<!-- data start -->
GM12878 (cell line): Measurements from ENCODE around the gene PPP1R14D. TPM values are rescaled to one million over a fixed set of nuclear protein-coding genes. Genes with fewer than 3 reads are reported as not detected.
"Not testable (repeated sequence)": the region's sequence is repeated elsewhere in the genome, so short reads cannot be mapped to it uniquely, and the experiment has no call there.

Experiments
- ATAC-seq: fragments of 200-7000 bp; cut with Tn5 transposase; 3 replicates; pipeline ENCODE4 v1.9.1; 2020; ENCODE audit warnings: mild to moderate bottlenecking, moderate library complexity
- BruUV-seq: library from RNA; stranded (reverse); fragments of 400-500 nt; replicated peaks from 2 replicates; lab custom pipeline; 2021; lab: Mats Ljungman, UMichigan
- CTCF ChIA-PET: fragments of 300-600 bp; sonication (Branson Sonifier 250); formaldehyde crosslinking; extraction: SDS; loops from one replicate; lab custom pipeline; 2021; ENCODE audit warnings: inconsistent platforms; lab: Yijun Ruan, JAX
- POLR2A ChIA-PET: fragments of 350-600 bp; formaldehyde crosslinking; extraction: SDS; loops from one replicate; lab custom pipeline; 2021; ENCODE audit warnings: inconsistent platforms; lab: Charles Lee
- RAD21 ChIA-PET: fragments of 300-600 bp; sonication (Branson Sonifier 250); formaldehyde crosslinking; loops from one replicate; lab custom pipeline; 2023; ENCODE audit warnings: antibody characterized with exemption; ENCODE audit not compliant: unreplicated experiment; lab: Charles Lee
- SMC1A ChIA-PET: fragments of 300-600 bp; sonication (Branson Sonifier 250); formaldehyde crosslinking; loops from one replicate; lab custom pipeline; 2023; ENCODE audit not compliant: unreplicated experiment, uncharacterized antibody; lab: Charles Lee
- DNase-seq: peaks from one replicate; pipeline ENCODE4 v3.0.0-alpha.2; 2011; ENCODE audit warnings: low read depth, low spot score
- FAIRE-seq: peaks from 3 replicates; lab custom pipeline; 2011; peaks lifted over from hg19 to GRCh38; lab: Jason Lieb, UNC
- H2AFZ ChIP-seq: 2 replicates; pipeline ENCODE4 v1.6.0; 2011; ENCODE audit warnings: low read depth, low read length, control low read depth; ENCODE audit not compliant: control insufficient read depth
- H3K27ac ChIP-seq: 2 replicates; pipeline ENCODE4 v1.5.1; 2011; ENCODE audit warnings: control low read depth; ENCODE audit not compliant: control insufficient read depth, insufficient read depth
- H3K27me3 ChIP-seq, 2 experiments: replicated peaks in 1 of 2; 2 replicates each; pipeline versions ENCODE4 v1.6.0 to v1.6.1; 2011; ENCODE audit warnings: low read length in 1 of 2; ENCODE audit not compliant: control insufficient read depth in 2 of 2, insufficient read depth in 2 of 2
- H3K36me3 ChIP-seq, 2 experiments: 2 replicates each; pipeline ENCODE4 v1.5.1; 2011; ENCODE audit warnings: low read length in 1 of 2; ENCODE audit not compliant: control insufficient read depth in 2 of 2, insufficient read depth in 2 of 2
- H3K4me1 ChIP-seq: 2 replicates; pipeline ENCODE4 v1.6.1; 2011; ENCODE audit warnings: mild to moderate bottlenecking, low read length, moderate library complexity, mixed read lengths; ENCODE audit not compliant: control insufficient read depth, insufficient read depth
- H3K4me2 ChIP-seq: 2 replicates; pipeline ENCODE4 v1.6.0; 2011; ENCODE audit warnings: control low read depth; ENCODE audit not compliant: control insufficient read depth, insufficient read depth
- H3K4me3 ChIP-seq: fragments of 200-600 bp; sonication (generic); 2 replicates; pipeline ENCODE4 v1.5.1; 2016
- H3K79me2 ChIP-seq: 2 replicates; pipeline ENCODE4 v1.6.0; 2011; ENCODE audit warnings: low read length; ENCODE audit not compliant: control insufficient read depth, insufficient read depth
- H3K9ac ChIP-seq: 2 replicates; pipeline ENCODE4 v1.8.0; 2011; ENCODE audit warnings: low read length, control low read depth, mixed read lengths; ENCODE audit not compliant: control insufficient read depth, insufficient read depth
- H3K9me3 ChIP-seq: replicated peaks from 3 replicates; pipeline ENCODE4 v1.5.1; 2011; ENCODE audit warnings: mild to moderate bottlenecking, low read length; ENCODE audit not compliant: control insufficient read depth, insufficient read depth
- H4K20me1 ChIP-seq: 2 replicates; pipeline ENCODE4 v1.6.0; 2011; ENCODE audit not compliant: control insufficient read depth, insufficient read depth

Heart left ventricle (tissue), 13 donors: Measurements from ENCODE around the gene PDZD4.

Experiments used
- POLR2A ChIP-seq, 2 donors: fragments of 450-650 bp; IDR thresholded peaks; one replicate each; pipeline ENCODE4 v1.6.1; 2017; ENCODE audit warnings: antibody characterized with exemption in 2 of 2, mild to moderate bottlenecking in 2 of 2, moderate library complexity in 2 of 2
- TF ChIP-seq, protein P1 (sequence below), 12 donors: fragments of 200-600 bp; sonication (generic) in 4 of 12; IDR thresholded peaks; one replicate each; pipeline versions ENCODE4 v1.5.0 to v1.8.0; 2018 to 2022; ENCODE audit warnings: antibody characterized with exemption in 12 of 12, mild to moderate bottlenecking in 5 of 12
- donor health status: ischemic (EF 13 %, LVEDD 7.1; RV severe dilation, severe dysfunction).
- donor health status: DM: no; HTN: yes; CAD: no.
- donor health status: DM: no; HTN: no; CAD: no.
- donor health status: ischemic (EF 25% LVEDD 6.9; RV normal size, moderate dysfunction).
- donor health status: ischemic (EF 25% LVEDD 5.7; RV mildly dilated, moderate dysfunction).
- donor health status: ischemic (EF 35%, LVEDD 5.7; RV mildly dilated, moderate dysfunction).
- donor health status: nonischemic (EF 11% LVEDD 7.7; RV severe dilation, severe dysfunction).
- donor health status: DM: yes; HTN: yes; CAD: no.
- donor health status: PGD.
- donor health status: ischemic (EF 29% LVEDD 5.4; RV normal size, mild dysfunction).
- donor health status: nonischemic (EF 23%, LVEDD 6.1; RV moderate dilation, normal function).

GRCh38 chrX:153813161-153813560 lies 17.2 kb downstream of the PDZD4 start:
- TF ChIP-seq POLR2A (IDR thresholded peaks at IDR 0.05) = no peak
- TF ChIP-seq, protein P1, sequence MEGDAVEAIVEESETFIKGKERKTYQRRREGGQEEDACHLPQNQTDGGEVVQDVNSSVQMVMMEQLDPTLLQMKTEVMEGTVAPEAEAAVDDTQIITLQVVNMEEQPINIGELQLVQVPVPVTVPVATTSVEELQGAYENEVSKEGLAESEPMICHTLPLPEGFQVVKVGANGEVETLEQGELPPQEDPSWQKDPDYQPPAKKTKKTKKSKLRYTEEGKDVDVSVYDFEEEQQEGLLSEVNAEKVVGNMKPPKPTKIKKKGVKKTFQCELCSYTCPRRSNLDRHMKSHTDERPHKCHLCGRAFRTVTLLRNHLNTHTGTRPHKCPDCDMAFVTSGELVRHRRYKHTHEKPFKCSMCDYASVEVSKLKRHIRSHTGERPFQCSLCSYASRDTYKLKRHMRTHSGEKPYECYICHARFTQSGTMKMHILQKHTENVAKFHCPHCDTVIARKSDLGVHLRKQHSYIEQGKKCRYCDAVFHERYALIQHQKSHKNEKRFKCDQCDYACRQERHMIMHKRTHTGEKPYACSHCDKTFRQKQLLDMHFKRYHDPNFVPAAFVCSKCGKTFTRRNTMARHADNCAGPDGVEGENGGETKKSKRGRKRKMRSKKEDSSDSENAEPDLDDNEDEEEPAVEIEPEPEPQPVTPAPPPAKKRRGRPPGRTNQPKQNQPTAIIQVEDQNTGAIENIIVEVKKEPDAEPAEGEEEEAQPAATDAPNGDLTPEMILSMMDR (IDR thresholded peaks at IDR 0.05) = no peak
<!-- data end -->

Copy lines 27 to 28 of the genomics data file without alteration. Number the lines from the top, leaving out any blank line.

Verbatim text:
- donor health status: ischemic (EF 13 %, LVEDD 7.1; RV severe dilation, severe dysfunction).
- donor health status: DM: no; HTN: yes; CAD: no.